"Cultural relativism" can mean several different things, and much of the debate over its desirability can be traced to this ambiguity. Descriptive cultural relativism is basically undeniable: Cultures do, in fact, differ in their social and moral norms. But normative culture relativism is not as obviously true: It isn't clear how, if at all, our treatment of people in different cultures should vary based on their culture's norms. So the normative sense of cultural relativism that says we ought to judge other people by the standards of their own culture could be right, but isn't necessarily.
There is also methodological cultural relativism, which is a method that many sociologists and anthropologists use to sort of temporarily suspend judgment about other cultures until they get all the facts in. This is probably a good thing, but it's a very weak sense of relativism; in the end they still go home and publish in Western academic journals according to Western cultural norms. It doesn't even require any particular relativism: You can just have the norm in your own culture that you don't judge other cultures until all the facts are in.
"Ethnocentrism" can also be an ambiguous word. It normally means something quite negative---the tendency to view people of your own culture as inherently superior and people of other cultures as inherently inferior. It frequently results in hatred and even violence. But sociologists also use "ethnocentrism" in a sort of technical sense, to mean simply that we judge people of other cultures by the standards of our own culture. This latter is not obviously wrong---one culture's ideas can in fact be more correct than another's, and it may turn out that we happen to live in the culture that has the best ideas.
I think a key point to keep in mind here is that it matters why you are using the moral standards you are. Is it simply because you grew up with them, and never questioned them? That is probably ethnocentrism. But have you actually analyzed those norms, challenged them, confronted them with evidence, and yet they still held up? Then what you are doing is definitely not the negative kind of ethnocentrism, though it may be "ethnocentrism" in this broader more technical sense.
Indeed, it's not clear that the strongest form of normative cultural relativism is even coherent. Most cultures are not cultural relativists; that is, most people in most cultures do not think that one should judge others only by the standards of the others' own culture. They think that their standards are the objectively correct ones that everyone should use. So in order to be a cultural relativist, you need to judge people only by their own culture, but the only culture that actually tells you to do that is your own culture, namely the subculture of Western academic sociologists. So you are in the end still judging based on your own culture, and you are still faced with the question of why your culture's norms are better than anyone else's. Or in fact you could justify being an imperialist, because Western culture has a historical tradition of imperialism and you could simply be acting according to the norms of your own culture---so how can anyone judge you as wrong?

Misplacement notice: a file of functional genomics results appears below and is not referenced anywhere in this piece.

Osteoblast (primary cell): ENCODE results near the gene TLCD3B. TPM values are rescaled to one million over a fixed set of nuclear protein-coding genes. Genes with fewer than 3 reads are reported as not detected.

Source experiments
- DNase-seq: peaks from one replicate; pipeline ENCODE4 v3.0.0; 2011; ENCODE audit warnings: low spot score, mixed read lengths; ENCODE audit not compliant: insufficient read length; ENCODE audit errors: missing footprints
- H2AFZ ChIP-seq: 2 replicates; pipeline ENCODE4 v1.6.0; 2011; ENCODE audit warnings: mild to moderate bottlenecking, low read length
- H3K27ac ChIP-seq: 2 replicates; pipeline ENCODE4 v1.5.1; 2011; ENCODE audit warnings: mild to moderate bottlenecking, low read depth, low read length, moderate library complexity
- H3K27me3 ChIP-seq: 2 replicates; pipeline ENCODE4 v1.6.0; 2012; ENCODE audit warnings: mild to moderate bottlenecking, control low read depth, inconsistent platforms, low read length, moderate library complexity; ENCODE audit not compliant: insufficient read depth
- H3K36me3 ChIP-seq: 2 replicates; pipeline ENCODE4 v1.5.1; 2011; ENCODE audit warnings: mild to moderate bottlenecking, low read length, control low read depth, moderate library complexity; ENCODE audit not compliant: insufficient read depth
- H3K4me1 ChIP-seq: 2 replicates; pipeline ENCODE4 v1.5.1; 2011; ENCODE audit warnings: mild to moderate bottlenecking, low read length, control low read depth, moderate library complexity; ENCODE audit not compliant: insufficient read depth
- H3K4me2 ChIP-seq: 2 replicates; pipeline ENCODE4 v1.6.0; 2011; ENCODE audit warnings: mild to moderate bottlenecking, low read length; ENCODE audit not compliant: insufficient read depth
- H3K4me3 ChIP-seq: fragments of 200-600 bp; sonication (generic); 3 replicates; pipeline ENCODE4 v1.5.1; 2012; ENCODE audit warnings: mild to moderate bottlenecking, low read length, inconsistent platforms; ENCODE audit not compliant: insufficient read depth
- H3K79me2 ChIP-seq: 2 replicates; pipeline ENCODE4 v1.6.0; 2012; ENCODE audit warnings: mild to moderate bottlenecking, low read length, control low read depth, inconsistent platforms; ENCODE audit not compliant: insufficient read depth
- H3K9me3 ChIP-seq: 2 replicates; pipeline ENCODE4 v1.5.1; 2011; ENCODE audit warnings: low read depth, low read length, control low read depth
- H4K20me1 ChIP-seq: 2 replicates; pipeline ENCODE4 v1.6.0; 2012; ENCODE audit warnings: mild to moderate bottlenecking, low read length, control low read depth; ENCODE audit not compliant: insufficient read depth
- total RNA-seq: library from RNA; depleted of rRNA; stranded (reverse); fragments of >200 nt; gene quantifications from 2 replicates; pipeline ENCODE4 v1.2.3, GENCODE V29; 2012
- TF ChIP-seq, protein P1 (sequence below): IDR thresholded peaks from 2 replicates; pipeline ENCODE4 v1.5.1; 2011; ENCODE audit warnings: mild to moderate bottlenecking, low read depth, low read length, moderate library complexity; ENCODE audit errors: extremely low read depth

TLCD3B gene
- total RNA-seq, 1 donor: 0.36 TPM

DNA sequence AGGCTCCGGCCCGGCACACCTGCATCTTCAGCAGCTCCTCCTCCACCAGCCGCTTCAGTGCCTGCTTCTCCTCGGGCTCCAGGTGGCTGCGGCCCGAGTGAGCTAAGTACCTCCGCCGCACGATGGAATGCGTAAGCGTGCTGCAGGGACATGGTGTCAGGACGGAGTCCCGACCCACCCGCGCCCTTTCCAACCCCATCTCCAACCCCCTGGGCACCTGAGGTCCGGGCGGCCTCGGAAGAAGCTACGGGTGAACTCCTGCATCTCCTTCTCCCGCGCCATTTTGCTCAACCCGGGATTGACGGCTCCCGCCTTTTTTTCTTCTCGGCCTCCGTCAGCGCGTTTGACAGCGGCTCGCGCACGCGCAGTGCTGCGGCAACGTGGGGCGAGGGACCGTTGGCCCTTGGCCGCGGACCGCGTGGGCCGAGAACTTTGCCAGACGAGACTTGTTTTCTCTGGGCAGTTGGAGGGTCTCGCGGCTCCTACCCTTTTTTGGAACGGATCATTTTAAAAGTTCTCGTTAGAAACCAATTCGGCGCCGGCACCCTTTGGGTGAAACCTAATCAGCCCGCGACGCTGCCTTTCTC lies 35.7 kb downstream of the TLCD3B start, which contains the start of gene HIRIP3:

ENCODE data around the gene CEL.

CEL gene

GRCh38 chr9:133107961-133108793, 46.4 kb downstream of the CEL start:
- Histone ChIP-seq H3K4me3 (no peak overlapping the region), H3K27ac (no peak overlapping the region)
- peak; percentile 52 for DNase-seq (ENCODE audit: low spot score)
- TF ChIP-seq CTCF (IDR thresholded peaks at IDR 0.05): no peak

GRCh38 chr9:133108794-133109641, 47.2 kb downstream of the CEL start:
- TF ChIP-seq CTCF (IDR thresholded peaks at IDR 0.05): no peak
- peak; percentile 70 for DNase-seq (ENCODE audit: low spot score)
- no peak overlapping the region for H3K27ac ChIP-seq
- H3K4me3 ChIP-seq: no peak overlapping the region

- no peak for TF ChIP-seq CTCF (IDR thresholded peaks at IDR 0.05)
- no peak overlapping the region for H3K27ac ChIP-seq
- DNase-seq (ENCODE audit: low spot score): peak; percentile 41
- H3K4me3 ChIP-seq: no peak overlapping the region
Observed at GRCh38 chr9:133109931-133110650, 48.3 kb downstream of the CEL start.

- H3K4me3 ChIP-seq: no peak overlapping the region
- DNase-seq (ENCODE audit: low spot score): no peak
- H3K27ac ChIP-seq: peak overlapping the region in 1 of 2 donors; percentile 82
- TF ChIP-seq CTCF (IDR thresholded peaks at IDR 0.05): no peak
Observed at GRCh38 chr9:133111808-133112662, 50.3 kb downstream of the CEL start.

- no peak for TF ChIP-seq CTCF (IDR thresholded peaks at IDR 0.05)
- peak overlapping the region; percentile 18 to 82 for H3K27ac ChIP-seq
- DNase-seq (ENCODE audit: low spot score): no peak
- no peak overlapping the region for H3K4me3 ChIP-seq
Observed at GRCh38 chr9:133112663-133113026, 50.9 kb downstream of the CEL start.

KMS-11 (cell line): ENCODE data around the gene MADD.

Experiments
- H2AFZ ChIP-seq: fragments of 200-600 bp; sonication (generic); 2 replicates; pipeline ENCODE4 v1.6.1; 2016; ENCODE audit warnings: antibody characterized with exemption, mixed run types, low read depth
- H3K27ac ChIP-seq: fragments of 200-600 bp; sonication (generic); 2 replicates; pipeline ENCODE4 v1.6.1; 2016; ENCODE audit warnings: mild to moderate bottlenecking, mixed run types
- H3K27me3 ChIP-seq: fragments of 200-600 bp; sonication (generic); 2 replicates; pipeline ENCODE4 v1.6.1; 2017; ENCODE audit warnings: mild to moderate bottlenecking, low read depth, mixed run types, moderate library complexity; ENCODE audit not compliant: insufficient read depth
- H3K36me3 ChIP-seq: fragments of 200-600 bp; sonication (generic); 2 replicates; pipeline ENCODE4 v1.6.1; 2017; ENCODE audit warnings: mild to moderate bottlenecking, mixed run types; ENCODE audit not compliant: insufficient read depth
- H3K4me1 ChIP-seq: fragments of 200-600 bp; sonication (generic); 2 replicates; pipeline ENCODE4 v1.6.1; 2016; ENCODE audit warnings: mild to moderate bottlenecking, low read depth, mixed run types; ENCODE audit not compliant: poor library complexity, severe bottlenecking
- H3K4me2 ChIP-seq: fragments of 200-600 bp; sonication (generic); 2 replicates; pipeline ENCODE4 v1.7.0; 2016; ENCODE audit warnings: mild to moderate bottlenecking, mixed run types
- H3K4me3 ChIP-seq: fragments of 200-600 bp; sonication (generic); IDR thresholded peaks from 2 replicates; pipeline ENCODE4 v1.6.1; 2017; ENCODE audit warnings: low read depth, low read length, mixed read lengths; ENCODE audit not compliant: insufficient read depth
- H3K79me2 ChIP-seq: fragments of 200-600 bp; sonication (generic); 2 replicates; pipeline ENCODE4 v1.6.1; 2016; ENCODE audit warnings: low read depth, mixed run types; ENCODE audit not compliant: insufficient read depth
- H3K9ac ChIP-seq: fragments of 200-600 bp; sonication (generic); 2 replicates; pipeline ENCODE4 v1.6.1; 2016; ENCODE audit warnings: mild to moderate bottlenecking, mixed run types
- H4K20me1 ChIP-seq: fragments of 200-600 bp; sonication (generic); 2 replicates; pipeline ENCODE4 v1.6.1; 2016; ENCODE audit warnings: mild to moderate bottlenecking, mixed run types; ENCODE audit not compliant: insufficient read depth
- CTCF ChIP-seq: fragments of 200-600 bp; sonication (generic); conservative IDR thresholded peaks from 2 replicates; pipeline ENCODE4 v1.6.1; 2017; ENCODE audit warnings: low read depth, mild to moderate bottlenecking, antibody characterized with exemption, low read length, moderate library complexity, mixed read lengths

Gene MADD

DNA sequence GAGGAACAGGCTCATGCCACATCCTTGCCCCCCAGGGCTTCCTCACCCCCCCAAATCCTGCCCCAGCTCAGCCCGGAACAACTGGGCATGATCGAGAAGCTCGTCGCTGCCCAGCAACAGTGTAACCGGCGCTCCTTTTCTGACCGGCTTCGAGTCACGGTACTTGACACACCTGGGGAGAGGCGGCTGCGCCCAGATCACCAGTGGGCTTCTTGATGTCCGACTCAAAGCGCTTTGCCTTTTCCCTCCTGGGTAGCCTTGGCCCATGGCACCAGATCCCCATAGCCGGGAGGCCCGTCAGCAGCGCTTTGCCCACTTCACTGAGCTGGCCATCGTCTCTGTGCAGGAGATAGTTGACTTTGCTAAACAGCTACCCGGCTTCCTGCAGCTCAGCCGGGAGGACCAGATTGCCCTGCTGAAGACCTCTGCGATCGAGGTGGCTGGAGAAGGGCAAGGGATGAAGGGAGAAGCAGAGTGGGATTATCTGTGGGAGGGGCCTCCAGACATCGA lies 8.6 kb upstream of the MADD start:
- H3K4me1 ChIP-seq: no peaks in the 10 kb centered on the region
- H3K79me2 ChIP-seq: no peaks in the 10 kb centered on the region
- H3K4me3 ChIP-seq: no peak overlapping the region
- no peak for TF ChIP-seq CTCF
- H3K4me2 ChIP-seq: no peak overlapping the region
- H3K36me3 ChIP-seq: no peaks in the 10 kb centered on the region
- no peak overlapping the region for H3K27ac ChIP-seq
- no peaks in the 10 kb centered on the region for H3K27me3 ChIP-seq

Yet I understand where normative cultural relativism comes from; it is an attempt to respond to, and in some sense atone for, the extreme violence and destruction created by colonialism and imperialism. One of the things that our imperialist forebears did was judge other people based on their own culture, so if we don't do that, maybe we won't be imperialists! But that doesn't actually follow. That wasn't what made them imperialists, and indeed getting rid of it doesn't necessarily stop us from being imperialists.
A much better approach in my opinion is the concept of universal human rights. By a gathering of global consensus (or something close to consensus), we have established global human rights principles such as those set down in the UN Charter. These are rights that everyone agrees everyone should have. Furthermore, these rights are precisely the sort of rights that explain what is wrong with colonialism and imperialism. What made our forebears imperialists was not that they judged according to their own culture, but that they violated (what we now recognize as) universal human rights. Yet ironically many cultural relativists actually oppose universal human rights, arguing that they are somehow imposing Western values on everyone else---something that I think many of the people from non-Western cultures who helped design and ratify the UN Charter may find baffling.